The Bond Yield Curve has been inclining upward (I suspect that is a redundant use of two words with a single meaning.) An inclining Yield Curve is almost always a positive indication for the general stock market indices. I use it as a validation of my synopsis of other indicators, not as an indicator itself.

I actually review over 40 indicators each week or two; sometimes only monthly. Many of the individually named indicators are developed for each of the market indices, DJIA, NYSE, SP500, NASDAQ and others derived from those indices, such as the SP400 and SP600, etc. This makes a total of well over 100 indicators to peruse.

No single indicator ever gives methodical valid signals. There is, however, a body of work that was defined by a market analyst of great merit. I refer to the late George Lindsay. Unfortunately he did not write much about his methods but those methods about which he did write are incredibly valuable. In my work I find that his deliniations of patterns for major market tops are almost magical. Patterns of major market bottoms vary more greatly, but his work regarding bottoms is also extremely valuable.

Monday, May 23, 2005


Originally uploaded by allan775.

Google is having another good day. I bought a trading position (day-trade only) this morning with Google up 6 points already, call me crazy, but buying strength in this stock has worked every time.

Saturday, May 21, 2005

On Success

I consider myself a successful trader, a consideration that has been very, very hard to come by. There were years when I considered myself successful, but it was a delusion. As described in my profile, I was buying stock in the greatest bull market of all time, it had nothing to do with skill, it was dumb luck. Maybe that's why I am so hard on a guy like Jim Cramer, who couldn't trade his way out of a paper bag, but was lucky enough to be in the hedge fund business at the time of the same bull market and likens his success to skill now, wallowing in his own delusional egomania. Yea, sure Jim, you're the greatest. The greatest, "what" we will leave to your viewers, but moron comes to my mind.

Getting back to my rumination on success, I was walking through a Barnes & Noble bookstore today, the bricks and mortar kind inside a mall and filled with educated types, at least more educated then the hordes at the food court across the way. As is my want in these situations, I found my way to the financial sections, investing books in particular. A glance at the book-filled shelves and a couple of smack-in-the-face realizations immediately came over me that I want to share here. First, there was Cramer again, all over the place, his hard cover "Jim Cramer's Real Money: Sane Investing in an Insane World." Sanity is not Cramer's forte, believe me. Flipping through his book, I was taken by how little substance he can put into so many words. Case in point, his "25 Rules of Investing." Number 1, Bulls, bears make money, pigs get slaughtered." What the hell is that supposed to mean? Take quick profits, leave the home run trades for someone else? Have so little faith in your ideas that you cut out on them as soon as there is a glimmer of success?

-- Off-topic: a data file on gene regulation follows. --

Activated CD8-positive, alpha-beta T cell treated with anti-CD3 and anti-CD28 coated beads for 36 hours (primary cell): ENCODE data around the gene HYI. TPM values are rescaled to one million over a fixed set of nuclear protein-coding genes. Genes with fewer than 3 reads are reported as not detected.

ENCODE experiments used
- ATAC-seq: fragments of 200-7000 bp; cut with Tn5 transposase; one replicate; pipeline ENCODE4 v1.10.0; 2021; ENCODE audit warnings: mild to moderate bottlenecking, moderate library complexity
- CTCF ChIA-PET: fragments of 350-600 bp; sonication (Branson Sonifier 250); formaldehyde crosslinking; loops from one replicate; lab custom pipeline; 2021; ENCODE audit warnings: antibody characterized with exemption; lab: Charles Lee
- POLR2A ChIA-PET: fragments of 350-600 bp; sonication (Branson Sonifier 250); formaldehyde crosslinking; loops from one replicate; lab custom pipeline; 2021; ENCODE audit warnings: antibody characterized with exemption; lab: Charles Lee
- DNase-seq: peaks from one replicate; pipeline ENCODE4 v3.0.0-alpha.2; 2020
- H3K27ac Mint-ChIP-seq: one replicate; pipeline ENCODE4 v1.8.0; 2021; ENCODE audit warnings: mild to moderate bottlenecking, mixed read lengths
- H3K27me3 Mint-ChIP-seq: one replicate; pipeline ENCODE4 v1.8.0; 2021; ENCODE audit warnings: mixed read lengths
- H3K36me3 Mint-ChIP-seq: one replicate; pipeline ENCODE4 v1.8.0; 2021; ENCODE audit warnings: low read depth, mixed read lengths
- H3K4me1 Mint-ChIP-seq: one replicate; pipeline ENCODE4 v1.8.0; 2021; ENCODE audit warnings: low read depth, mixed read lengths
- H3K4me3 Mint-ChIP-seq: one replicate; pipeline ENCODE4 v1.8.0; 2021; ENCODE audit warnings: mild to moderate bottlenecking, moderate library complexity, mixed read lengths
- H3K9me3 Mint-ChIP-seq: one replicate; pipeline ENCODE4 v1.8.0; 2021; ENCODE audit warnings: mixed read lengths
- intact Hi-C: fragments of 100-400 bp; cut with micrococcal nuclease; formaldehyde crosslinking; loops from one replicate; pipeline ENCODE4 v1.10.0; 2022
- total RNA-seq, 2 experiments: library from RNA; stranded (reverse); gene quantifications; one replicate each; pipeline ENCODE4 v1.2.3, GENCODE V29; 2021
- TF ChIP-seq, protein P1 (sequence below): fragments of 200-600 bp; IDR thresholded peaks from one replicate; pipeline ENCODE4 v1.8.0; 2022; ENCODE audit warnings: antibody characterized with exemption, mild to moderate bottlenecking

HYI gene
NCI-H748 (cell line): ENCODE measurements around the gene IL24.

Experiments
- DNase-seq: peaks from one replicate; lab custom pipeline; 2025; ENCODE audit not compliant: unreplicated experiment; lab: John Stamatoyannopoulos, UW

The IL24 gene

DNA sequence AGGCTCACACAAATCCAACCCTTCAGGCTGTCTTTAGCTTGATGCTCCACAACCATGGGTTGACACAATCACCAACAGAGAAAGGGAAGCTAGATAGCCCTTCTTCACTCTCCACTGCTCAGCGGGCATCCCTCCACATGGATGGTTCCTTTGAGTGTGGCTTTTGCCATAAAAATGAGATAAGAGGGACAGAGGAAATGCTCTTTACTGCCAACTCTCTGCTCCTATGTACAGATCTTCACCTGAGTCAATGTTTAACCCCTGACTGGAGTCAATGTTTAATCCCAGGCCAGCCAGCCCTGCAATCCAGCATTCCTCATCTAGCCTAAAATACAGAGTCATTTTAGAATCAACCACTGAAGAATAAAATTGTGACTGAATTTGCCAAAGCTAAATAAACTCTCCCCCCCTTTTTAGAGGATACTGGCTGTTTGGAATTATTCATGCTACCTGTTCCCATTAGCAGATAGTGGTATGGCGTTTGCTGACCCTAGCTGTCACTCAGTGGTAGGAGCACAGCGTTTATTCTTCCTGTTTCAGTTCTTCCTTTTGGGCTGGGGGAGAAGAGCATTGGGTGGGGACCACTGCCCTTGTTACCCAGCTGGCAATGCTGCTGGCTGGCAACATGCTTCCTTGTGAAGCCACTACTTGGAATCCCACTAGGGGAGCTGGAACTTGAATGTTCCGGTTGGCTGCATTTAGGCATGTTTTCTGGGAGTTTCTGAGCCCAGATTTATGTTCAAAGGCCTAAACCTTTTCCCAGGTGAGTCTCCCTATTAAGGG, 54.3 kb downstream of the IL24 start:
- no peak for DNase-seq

Or how about this gem: "Beware of Wall Street Hype." Thanks Jim, didn't think of that one. Or "Cash is for winners." Again. What the hell is that suppose to mean? Who cares, let's just make it a rule. Ten minutes of skimming through this book, it appears to be little more then his usual shameless self-promotion. Who among us doesn't know he graduated from Harvard Law, started his career at Goldman Sachs, ran his own hedge fund and has lost eight pounds since some undisclosed point in the recent past? Yet who among us can name five stocks he likes right now? What's it all about Jimmy, is it just for the moment, will it end?

My other smack-in-the-face realization came from the slew of new books out on online trading, daytrading, short-term trading and making a living online stock trading with the secrets of pros. Flipping through a half dozen of these enticing titles, a few basic themes emerged. First of all, these books with such hopeful promises in their titles spend most of their time explaining the most basic terms of the trade. Entire chapters are spent explaining how to read stock tables in the newspapers, or listing the various data sources available online. Technical analysis is painstakingly described in most simplistic, yet confusing ways. Examples, all in retrospect, are set out in beautiful charts. This is the antithesis of our friend Cramer's Rule 13, "No Woulda, Coulda Shouldas.." In retrospect, we are all billionaire traders.